Our life was a series of: Who was to blame?
- If I was in a bad mood because the housework was not done, I blamed his drinking.
- If the children misbehaved it was because he was drunk last Saturday night.
- If I wasn’t getting along with my Mother it was because he drank.
- If I gained weight it was because he was stressing me out by drinking.
It didn’t matter what was going wrong it always ended up being his fault because he drank. It was sad and it was wrong.
He blamed himself for everything that went wrong in our lives as well
- If the kids got sick, it was because he was such a poor provider.
- If his Mother was angry it was because he drank too much.
- If I wasn’t happy it was because he wouldn’t stop drinking.
After playing the blame game for decades I found the rooms of Al-Anon.
It was there I learned to take responsibility for my decisions. It was not an easy step. I was so used to blaming someone else for any and all of my problems I didn’t know how to accept responsibility for my part. Slowly I began to hear there was a better way than blaming the alcoholic for everything.
The first thing I learned was a powerful phrase: I didn’t cause it, I can’t control it, and I can’t cure it. That simple thought helped me tremendously in letting go of a great deal of the blame for him and myself. We each had responsibility, but mine was not to get him sober…that was his job. It wasn’t my fault he was an alcoholic. I felt lighter after hearing that.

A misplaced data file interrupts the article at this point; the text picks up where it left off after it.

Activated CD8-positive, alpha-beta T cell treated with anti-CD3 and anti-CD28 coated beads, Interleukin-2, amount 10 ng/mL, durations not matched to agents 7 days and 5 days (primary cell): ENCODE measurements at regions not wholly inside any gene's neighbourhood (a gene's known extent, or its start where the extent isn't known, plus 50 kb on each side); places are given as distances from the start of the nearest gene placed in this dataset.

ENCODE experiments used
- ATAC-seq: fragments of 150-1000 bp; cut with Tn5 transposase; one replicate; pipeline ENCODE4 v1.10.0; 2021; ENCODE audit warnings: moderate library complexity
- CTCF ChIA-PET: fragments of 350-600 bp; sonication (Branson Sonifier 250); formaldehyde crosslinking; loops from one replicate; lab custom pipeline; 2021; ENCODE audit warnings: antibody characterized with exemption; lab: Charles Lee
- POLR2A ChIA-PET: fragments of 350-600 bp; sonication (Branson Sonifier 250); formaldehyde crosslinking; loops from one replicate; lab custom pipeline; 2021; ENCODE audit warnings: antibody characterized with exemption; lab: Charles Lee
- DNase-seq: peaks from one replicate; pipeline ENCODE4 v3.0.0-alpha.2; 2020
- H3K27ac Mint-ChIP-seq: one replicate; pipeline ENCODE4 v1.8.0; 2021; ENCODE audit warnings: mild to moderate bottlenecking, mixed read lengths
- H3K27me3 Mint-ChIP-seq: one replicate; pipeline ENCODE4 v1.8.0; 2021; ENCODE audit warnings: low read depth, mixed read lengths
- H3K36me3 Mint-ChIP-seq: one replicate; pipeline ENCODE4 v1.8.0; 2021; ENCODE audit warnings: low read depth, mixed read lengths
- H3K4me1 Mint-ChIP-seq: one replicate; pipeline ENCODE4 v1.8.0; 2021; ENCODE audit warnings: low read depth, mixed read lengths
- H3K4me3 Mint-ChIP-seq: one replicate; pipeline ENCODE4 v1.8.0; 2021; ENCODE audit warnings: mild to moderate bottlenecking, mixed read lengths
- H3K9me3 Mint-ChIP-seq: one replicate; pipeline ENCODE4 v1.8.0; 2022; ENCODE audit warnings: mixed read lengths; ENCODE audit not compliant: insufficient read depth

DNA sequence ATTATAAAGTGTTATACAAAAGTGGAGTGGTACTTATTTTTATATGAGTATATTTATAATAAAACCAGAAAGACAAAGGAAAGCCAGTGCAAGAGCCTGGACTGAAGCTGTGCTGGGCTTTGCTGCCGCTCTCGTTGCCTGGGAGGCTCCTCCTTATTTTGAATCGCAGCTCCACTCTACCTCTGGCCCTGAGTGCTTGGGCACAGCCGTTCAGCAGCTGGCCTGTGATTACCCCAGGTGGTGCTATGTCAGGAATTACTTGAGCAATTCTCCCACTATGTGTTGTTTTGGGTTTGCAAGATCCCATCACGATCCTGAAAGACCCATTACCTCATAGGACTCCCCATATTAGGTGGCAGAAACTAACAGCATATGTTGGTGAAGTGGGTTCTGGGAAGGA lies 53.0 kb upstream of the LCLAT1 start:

Next I learned to use the word, ”WAIT” – Why Am I Talking? This helped me to stop and think about the words I was hurling. Instead I started to respond instead of to react with sarcasm and hurtful remarks.
This led to my third lesson in stopping the blame game, “Do No Further Harm.” My blaming was harming my husband, my children, and myself. No matter how much pain I was in, it didn’t give me the right to harm anyone. My husband had not asked for this disease any more than he had asked for blue eyes.
My husband didn’t find recovery before he died of the disease. It was not the happy ending I wanted, but in recovery we learn to be grateful for what is and not for what should have been. I was grateful knowing I had stopped playing the blame game and started showing compassion and kindness to him.
Content Originally Published By: Madeline Schloop @ Reach Out Recovery
If you need help with addiction in your family, click on the link below to find professional resources of all kinds in your area.